Etymologists suspect that hoick is an alteration of the verb hike, which is itself akin to hitch. According to the evidence, hike entered the language during the first decade of the 19th century, whereas hoick appeared near that century's close. The word hoick can be used for any type of abrupt pulling movement but is commonly used for the sudden pulling back on the joystick of an airplane; a rough, jerky movement when rowing; and a jerky, elevated shot in cricket. In fox hunting, the word hoicks is used to call attention to a hound that has picked up the scent and to bring the pack together.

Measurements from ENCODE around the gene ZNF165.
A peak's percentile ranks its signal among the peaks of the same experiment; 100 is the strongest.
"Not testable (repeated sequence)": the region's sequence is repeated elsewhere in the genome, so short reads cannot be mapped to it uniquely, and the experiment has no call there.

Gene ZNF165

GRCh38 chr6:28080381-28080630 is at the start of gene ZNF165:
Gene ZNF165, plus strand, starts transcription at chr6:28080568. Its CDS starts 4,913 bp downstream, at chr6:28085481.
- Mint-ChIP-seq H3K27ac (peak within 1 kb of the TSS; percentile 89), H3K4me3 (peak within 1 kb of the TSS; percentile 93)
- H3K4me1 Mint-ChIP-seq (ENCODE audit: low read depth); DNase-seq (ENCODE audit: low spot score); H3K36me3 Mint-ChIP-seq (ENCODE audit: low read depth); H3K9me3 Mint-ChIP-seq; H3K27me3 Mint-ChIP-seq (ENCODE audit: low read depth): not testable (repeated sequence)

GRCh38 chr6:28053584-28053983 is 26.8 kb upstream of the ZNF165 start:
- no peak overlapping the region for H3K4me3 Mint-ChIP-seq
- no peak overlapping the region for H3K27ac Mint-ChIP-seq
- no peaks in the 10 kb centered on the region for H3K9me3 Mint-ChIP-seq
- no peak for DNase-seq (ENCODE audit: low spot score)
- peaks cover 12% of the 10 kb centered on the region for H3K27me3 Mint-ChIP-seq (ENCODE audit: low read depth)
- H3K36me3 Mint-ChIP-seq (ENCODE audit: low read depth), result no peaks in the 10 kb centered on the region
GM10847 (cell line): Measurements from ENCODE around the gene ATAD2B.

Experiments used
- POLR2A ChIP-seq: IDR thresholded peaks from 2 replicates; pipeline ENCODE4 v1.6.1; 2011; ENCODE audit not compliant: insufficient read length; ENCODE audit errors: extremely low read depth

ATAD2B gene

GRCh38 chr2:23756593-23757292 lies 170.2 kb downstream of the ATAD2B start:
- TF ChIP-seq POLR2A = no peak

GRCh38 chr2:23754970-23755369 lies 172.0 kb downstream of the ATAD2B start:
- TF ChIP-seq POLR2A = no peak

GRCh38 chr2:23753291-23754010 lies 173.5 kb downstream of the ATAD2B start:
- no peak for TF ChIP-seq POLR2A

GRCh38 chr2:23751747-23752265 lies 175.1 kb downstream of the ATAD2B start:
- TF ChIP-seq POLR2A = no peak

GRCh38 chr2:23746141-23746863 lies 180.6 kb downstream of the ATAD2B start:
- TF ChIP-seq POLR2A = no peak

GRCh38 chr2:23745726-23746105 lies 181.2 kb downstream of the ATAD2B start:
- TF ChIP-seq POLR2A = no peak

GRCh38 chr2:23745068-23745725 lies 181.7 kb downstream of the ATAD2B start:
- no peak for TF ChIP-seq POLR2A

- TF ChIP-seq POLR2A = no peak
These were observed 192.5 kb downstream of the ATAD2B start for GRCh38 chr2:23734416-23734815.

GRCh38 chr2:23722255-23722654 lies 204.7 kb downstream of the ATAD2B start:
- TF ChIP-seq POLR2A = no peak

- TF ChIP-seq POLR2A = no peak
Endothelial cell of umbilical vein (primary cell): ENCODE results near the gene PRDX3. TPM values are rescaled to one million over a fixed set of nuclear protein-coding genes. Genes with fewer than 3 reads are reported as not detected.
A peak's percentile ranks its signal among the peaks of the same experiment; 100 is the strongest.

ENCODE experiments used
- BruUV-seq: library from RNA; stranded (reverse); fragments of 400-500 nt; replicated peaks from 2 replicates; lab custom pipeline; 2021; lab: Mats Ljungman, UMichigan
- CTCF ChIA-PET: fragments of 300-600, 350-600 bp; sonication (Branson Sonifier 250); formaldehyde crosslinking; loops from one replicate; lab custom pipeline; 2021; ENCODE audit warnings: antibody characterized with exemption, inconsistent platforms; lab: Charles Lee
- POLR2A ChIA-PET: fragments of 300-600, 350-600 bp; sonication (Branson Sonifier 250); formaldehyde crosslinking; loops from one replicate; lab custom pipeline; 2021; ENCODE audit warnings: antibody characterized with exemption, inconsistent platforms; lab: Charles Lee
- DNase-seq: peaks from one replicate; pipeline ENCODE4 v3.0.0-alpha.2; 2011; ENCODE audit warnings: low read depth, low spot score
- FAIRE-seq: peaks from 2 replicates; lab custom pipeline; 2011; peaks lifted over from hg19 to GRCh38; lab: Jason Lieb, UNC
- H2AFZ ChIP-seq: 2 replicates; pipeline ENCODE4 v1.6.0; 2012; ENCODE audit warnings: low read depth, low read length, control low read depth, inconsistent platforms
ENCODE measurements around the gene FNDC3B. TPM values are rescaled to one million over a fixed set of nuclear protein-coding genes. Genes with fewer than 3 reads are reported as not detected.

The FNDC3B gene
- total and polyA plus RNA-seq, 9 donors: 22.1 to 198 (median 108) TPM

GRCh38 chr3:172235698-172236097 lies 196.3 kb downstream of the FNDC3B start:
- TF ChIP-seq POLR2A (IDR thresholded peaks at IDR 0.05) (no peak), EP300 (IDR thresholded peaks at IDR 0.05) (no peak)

Examples of hoick in a Sentence
He hoicked up his trousers and waded in. hoicked up his pants and hastily waded into the water